“Corporate security policy should include user education,” he says. “Each company should have a written, tangible security policy. And in that policy, user training and education should be emphasized.”
Gillen reasons that, when a business puts the importance of user training in writing and distributes it to the employees, it helps them understand the importance of their role in keeping the company safe.
“Initial education should include an outside consultant to come in and educate staff on the use of security tools in relation to their job,” he says. “If your company is large enough, that task can be handled in-house. Either way, don’t assume staff knows how to best use or misuse security software.”
Training and education needs to be ongoing, Gillen believes. “There’s several ways to keep cybersecurity in the mind of employees,” he says. “For example, send out a weekly email that discusses recent attacks at other companies. Hang posters in the coffee or lunch room with clever security slogans. Send out a notice when your software catches an attack that never got out.”
In short, follow up on that initial education. “Inundate your staff with constant reminders, until they become cliché,” Gillen says. “At that point, it is second nature to them, and you have added another layer of security for a relatively low investment.”
Collaboration between end users and security staff
Chris Kotul is a division manager with Chester Inc., a Northwest Indiana IT company. He believes that a comprehensive collaboration between end users and security staff can build a stronger defense against outside attacks.
Kotul explains that pass phrases are hard to crack and are the easiest for end users to remember. “Pass phrases are so much better and stronger than passwords,” he says. “Security staff can implement them, and it’s equally important to make sure end users understand their significance.
“A nearly uncrackable scenario would be pass phrases combined with two factor authentications. Something you know, your pass phrase, and then something you possess, such as a code sent to your mobile phone.”
Kotul then touches on the critical nature of remote access security. “Remote access to office networks should only be given to those that need it, and should only be allowed through company owned and protected devices.”
Kotul says it is important for end users and security staff to understand what happens when someone connects to the business from home.
Allowing someone remote access into your office network from their home or personal device provides connectivity between the two networks, and any issues on their home device now becomes an office issue, according to Kotul. “All of the potentially harmful software on their devices now has a direct connection to your critical business systems.”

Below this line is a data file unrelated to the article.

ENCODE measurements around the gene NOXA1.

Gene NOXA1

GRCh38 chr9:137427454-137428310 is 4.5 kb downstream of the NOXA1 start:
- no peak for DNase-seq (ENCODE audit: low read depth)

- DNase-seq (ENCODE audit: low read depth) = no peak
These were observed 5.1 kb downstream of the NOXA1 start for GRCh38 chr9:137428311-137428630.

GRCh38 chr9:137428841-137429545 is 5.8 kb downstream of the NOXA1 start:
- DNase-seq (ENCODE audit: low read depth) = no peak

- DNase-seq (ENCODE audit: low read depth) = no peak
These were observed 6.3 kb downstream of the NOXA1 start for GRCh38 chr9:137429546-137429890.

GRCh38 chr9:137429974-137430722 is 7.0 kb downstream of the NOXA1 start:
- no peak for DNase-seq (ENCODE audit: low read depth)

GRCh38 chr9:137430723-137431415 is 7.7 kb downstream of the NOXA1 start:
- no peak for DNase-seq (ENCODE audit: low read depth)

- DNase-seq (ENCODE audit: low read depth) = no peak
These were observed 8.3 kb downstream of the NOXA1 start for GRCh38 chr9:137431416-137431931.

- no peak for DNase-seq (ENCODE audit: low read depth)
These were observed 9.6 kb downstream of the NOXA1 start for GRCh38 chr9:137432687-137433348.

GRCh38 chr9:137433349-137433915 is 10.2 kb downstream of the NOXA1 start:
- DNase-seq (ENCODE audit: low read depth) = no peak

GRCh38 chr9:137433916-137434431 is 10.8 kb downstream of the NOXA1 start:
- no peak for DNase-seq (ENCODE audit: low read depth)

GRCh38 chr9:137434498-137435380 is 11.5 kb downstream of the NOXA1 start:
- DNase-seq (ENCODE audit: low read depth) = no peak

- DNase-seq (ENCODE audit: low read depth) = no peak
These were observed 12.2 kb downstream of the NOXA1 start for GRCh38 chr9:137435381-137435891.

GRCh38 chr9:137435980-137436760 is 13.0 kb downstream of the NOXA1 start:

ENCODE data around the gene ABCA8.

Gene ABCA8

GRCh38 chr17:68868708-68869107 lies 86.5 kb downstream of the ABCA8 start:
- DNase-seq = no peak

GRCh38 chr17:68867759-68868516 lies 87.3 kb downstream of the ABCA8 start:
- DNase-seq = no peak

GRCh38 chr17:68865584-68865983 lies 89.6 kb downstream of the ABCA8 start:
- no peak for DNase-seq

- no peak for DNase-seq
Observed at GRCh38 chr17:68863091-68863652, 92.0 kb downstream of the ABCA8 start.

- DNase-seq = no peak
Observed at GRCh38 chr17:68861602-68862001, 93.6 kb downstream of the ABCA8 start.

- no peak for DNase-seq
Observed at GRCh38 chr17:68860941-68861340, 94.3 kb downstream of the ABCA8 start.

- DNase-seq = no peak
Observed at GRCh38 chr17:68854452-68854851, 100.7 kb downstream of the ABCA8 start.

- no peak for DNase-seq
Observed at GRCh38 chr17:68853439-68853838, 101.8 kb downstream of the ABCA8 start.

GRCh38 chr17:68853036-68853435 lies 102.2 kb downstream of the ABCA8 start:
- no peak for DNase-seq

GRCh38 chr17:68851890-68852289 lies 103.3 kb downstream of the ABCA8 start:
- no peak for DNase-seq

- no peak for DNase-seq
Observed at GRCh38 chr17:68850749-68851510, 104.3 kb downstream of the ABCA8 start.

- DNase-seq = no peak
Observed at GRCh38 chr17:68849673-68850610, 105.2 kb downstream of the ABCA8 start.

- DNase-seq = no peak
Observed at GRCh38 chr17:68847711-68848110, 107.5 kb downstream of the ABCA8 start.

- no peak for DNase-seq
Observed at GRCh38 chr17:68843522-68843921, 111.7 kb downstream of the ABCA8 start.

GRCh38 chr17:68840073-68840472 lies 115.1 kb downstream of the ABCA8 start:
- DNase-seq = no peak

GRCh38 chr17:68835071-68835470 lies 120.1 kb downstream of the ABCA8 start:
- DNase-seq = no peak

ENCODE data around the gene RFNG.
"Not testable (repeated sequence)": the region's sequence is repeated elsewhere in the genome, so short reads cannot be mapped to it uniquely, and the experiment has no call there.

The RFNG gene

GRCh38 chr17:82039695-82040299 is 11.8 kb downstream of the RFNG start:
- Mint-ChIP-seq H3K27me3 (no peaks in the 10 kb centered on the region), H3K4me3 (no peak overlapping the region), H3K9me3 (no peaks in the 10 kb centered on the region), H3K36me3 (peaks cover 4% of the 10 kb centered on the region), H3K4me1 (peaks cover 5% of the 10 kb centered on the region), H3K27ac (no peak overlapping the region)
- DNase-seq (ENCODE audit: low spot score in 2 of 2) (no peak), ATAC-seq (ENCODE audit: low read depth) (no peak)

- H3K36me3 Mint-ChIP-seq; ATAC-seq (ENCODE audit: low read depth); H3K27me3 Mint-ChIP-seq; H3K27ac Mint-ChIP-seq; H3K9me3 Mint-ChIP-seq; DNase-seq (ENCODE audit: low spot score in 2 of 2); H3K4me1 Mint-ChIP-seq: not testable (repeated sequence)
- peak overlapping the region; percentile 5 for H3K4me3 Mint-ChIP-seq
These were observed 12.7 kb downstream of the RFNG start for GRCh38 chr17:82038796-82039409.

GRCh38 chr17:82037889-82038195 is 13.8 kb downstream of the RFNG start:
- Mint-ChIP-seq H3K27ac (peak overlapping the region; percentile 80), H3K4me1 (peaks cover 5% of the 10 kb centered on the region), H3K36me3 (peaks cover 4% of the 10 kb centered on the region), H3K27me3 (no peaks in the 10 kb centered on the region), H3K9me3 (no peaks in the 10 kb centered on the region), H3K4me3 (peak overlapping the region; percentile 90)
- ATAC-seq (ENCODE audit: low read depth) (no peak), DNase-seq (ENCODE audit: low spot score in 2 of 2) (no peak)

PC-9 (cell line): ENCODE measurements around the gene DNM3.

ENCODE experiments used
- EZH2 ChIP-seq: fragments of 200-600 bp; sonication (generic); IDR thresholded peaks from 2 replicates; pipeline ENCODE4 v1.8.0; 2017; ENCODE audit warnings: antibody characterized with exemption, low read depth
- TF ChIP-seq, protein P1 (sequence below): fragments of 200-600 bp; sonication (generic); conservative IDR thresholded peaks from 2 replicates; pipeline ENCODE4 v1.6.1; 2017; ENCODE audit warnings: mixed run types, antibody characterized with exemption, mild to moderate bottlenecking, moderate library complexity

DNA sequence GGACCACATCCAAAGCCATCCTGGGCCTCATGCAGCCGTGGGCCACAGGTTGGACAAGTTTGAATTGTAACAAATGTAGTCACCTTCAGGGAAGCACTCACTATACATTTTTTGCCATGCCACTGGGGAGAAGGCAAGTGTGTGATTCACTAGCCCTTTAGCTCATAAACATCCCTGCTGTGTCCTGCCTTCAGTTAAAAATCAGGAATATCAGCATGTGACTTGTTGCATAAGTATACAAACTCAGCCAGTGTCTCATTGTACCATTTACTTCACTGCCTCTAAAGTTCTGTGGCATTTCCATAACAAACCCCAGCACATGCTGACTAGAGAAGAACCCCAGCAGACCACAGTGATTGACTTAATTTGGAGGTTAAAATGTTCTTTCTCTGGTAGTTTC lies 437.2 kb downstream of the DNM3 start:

Some companies alleviate this issue by supplying computers to connect remotely. Others have standards regarding anti-virus, email and internet software. Firewall rules can be implemented to check the risk level of outside devices before they access the business system. They can filter traffic before it becomes an issue. The bottom line is establishing a strong collaboration between end users and IT staff, whether it is onsite or at home.
In-house or outsourced IT?
Joe Grossbauer is the security analyst for GGNet Technologies, located in Chesterton. He tackles the question of outsourcing vs. in-house IT security.
“I have seen companies of all sizes succeed with both in-house and outsourced IT,” Grossbauer says. “As a rule of thumb, companies with under 50 employees do not typically have a dedicated IT person. They may ask an employee to perform IT functions as part of their duties.”
Grossbauer says that many companies find this convenient and great for handling basic needs. However, no matter how smart and savvy that person is, they will not have the opportunity to develop the depth of experience and knowledge of a full-time IT person.
“Balancing IT requests with primary job responsibilities can also be overwhelming,” he says. “The lack of dedicated time and knowledge can add up to a weak security system.”
While the cost of outsourcing IT may seem high to a small business, the cost of a data breach can be devastating. “Companies between 50 and 100 employees can go either way,” Grossbauer says. “Most companies with over 100 employees have at least one dedicated IT person.
“Companies with 100 to 500 employees typically outsource major network deployments and possible server setups,” he says. “An in-house IT person only has the opportunity to work on these setups once every few years. Outsourcing a large project brings in the expertise needed and sets downtime expectations for the business.”
Third-party vendors provide software as well as hardware. Grossbauer says it is important to vet these companies thoroughly.
“Software vendors often mention firewall protection and encryption, and those should be there, but neither of these address the ways most data is lost,” he explains. “The best way is to find an extensive independent review.”